circumstances,” but he nevertheless denied the motion to reopen the prior ALJ’s
decision. (Id. at 12.)
As the Cherry court found, where a second ALJ reviews evidence relied upon
by the first ALJ in the petitioner’s first application, such review does not constitute
a reopening. 760 F.2d at 1189. “After reviewing all the evidence, including that
presented in support of the original application, the ALJ reasoned that there was
Case 2:20-cv-00987-JLB-MRM Document 27 Filed 09/16/22 Page 8 of 12 PageID 965
insufficient new and material evidence to justify a reopening under the regulations.”
Id. As outlined above, a de facto reopening requires an ALJ to “base[ ] an ultimate
determination on a review of the record in the prior application.” Passopulos, 976
F.2d at 646. But mere review of a petitioner’s medical history does not amount to
the reconsideration “on the merits” necessary to constitute a de facto reopening of
the earlier application. Rohrich v. Bowen, 796 F.2d 1030, 1031 (8th Cir. 1986).
Here, though, there is no indication in the record or in the second ALJ’s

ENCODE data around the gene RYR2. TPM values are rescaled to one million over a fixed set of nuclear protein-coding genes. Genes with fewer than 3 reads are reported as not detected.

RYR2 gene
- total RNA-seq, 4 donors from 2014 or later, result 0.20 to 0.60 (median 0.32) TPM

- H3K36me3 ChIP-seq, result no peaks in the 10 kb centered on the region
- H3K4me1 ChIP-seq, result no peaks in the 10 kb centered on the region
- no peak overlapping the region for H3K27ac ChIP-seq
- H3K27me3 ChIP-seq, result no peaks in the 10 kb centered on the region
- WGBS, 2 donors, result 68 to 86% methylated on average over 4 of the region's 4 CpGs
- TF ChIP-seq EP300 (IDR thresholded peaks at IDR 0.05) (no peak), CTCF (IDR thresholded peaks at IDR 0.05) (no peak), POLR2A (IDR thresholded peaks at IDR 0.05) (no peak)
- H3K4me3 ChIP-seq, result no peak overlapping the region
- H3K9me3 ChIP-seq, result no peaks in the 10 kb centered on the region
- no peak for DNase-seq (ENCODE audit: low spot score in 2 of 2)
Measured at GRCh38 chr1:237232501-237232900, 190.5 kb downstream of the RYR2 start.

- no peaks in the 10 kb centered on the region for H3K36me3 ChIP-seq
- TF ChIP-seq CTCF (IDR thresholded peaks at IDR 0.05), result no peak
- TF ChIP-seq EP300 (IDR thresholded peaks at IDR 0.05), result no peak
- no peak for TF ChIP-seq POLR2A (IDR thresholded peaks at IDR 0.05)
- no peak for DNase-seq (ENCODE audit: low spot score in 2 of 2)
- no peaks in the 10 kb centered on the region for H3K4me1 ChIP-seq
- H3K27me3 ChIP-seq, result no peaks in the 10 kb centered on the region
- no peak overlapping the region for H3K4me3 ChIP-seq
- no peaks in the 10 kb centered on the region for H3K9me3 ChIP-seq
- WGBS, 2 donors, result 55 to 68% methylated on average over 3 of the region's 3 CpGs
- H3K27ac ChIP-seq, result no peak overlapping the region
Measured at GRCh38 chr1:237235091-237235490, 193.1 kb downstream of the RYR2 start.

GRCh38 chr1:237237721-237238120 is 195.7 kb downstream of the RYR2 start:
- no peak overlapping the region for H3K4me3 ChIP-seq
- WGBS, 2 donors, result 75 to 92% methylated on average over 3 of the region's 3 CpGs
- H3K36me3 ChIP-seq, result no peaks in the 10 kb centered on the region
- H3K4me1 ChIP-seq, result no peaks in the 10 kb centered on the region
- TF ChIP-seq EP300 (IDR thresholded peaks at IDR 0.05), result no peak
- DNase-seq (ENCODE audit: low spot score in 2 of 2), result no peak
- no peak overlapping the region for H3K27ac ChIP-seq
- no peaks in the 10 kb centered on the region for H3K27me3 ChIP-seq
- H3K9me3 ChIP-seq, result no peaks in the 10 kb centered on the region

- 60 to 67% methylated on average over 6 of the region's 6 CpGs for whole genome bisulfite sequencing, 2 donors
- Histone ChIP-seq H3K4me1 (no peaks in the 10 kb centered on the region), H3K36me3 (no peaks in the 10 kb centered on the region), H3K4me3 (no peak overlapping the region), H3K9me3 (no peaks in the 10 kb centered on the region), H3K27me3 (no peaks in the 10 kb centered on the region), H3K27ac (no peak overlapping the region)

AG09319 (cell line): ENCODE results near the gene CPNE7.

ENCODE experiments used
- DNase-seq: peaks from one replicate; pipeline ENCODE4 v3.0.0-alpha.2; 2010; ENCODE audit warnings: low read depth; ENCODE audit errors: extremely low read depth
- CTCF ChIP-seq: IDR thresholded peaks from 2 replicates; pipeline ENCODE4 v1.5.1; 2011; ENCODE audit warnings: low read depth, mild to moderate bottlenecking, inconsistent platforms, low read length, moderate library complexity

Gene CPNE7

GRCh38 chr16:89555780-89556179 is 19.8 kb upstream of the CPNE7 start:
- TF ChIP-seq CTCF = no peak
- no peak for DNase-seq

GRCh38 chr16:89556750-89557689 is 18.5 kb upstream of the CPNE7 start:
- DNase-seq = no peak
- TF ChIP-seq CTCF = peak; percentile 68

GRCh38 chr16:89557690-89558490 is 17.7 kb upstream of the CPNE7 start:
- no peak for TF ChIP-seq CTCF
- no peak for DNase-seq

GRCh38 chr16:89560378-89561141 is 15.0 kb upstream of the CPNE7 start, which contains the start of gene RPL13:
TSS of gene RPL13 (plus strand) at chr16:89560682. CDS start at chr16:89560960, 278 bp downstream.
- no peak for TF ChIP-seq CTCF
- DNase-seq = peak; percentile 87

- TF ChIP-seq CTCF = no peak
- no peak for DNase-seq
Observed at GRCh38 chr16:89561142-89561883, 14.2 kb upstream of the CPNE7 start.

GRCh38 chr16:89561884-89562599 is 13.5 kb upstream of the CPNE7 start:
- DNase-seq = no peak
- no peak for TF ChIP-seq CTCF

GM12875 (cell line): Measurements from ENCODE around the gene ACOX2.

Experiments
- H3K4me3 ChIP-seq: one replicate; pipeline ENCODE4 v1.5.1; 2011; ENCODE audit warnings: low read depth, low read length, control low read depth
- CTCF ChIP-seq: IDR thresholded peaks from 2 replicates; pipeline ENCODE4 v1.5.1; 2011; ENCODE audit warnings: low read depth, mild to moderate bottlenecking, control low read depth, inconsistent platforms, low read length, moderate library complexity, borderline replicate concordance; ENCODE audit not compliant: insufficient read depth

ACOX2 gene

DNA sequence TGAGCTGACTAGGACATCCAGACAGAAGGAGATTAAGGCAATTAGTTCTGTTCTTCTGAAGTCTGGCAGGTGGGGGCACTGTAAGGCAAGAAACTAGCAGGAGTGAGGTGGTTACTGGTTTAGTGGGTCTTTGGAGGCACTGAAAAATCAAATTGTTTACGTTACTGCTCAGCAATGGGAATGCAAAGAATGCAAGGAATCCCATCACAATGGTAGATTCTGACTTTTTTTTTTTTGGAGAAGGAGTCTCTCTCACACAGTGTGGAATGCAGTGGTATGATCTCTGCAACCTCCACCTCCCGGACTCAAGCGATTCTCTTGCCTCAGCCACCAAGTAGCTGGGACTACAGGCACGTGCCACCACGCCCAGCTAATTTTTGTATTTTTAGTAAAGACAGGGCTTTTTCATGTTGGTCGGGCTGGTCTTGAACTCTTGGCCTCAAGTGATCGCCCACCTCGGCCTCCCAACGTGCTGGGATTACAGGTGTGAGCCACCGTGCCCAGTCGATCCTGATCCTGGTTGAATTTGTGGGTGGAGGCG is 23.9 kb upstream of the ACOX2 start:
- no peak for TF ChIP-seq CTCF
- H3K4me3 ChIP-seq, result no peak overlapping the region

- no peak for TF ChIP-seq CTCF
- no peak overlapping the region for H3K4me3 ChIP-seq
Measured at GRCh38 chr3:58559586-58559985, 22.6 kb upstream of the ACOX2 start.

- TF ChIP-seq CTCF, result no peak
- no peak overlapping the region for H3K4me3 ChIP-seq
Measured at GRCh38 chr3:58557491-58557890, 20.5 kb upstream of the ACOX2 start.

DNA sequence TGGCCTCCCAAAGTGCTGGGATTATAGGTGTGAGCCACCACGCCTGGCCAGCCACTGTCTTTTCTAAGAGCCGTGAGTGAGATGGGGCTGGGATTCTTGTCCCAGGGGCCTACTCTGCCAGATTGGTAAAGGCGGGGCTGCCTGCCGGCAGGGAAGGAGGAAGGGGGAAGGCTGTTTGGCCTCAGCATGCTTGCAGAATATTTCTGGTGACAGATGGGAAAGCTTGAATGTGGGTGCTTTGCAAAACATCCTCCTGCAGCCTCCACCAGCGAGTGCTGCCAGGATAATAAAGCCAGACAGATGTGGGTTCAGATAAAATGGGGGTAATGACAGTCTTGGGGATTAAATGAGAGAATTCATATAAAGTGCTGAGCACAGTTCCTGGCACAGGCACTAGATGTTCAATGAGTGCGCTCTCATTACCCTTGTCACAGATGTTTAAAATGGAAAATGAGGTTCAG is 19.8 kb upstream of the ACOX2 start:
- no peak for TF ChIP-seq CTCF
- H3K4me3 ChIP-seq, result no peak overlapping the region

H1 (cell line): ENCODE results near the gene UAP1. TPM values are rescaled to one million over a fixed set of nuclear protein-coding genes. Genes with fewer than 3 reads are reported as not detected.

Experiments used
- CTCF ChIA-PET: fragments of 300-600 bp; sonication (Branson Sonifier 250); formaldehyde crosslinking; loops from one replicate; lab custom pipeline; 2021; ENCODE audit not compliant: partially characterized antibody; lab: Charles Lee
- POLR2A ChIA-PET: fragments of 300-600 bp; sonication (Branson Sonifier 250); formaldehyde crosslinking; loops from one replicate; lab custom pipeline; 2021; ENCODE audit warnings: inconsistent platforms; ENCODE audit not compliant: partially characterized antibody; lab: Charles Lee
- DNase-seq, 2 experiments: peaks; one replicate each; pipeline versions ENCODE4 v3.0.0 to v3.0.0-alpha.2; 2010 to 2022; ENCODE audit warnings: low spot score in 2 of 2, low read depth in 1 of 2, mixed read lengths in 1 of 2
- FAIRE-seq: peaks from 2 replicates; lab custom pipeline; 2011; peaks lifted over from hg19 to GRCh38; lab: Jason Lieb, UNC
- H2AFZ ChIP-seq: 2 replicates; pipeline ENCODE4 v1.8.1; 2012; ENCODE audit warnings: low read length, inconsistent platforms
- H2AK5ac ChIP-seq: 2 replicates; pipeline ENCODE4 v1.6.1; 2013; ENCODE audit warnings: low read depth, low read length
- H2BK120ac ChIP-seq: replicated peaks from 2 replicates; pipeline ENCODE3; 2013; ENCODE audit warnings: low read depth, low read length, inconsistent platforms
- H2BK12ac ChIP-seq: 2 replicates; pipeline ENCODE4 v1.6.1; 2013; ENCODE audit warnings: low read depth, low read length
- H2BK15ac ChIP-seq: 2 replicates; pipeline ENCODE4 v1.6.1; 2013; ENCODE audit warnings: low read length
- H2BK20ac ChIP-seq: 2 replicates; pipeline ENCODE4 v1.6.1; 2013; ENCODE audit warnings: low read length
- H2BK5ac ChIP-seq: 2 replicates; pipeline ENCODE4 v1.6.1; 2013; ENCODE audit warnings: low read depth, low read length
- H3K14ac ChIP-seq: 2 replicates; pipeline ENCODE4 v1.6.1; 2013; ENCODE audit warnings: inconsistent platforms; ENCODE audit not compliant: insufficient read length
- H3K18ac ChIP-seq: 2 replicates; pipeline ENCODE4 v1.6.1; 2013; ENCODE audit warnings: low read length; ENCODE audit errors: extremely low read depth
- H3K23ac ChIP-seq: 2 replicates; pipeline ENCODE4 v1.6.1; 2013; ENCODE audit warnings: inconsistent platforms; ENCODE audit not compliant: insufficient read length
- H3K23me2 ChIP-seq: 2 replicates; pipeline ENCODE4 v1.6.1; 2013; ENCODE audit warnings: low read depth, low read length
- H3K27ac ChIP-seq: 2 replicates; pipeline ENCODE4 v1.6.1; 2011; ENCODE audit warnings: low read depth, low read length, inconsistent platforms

decision that the second ALJ’s past relevant work determination was based on a
review of the record from Mr. Mielbeck’s first application, and thus, a reopening did
not occur. Mere reconsideration of medical evidence does not constitute a reopening
so long as the ALJ did not make an ultimate determination based on that evidence.
(Doc. 26 at 7); see Wolfe, 86 F.3d at 1079. An ALJ faced with a petitioner’s second
application is permitted to use evidence from the petitioner’s prior application to
assess whether the petitioner was disabled upon the filing of a second application.
Wolfe, 86 F.3d at 1079. But such a review is merely a survey of preliminary facts
and does not constitute a review on the merits. Rohrich, 796 F.2d at 1031. Here,
the second ALJ’s past relevant work determination was not a merit review of the
prior ALJ’s decision because, as discussed above, it was based on evidence
submitted after the initial application reviewed by the first ALJ. (Doc. 19-2 at 21–